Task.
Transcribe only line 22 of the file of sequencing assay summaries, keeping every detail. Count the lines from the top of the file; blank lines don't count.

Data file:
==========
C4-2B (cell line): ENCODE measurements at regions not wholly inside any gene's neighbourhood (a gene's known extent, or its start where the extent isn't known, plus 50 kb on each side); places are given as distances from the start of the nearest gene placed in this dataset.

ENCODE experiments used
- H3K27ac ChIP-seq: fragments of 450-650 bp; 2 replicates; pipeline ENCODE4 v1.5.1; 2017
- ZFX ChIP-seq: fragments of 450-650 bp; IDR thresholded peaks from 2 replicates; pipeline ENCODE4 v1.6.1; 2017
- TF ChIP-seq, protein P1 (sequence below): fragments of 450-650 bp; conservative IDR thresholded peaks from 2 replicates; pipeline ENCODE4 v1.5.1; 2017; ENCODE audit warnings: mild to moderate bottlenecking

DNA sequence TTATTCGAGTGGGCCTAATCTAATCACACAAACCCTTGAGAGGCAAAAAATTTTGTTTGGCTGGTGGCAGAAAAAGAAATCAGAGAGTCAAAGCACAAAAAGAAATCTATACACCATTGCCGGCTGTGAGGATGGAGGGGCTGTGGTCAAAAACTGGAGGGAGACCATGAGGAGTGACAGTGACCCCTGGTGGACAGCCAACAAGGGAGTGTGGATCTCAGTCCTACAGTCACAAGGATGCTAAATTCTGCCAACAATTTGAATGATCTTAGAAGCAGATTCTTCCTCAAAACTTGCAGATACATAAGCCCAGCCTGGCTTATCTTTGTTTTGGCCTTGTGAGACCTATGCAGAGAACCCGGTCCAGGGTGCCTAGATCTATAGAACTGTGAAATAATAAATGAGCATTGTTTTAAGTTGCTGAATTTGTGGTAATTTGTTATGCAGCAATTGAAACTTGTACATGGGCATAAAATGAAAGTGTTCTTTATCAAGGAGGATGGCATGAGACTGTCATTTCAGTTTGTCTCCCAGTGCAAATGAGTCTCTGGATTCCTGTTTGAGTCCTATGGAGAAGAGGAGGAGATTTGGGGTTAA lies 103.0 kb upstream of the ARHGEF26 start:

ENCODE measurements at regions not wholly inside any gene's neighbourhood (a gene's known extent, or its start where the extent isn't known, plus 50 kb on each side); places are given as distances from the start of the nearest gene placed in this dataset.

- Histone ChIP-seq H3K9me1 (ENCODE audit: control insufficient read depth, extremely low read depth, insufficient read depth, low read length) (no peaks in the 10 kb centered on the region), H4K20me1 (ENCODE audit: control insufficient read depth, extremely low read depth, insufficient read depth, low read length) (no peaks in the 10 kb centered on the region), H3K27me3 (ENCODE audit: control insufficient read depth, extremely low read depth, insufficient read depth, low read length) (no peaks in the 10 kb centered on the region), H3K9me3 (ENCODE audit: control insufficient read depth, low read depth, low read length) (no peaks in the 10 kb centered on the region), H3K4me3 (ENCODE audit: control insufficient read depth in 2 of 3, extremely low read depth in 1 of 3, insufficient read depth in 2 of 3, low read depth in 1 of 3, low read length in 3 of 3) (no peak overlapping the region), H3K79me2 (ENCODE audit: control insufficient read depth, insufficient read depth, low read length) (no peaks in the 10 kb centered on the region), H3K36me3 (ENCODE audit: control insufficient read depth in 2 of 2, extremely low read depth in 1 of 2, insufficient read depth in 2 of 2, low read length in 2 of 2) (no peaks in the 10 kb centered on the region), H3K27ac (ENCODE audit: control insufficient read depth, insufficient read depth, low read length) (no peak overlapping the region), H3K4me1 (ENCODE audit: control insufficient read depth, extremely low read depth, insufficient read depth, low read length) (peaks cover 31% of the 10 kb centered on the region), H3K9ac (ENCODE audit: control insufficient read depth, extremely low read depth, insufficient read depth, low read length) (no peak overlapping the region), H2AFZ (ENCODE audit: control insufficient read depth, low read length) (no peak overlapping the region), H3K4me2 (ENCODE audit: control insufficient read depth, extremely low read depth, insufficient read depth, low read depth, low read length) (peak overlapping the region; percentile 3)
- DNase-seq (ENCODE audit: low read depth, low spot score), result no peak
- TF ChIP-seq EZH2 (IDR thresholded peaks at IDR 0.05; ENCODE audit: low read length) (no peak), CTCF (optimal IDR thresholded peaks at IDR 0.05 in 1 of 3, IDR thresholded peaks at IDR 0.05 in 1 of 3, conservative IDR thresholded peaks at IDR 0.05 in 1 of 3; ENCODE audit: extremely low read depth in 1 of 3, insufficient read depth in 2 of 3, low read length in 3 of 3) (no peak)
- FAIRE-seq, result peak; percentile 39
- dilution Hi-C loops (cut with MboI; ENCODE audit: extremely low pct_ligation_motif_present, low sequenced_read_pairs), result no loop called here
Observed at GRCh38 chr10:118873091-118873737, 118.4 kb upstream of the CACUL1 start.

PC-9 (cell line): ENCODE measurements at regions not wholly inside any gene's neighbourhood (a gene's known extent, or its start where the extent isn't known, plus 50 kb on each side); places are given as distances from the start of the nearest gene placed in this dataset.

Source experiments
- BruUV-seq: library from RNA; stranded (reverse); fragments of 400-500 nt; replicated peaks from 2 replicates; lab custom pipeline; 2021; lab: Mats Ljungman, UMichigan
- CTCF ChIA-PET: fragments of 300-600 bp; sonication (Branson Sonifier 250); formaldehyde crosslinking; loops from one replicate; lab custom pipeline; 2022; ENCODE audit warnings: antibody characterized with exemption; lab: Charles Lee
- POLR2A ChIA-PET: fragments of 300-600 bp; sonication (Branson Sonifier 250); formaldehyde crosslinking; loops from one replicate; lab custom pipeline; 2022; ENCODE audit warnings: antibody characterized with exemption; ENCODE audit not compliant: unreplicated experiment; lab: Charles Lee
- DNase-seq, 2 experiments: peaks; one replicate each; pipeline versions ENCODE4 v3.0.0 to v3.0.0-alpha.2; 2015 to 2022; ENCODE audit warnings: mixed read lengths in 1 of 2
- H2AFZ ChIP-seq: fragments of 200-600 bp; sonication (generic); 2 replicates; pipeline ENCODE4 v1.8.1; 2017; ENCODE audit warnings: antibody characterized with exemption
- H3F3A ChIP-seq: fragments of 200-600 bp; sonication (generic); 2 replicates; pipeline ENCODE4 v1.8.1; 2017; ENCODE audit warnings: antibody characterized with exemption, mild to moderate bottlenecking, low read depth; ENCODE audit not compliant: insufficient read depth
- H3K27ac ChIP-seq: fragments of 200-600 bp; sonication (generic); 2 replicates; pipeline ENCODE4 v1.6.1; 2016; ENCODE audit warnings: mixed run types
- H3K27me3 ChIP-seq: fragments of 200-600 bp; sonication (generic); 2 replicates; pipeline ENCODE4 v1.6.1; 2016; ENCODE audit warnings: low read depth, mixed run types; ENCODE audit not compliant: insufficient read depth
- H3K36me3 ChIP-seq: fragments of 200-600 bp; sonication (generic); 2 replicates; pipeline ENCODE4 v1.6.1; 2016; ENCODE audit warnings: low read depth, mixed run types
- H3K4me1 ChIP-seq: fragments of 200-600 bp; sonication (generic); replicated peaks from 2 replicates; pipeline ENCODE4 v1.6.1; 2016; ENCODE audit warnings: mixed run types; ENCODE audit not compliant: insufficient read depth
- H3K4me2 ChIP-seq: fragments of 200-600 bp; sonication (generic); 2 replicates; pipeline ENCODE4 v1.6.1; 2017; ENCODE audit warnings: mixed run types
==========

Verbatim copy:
- H3K27ac ChIP-seq: fragments of 200-600 bp; sonication (generic); 2 replicates; pipeline ENCODE4 v1.6.1; 2016; ENCODE audit warnings: mixed run types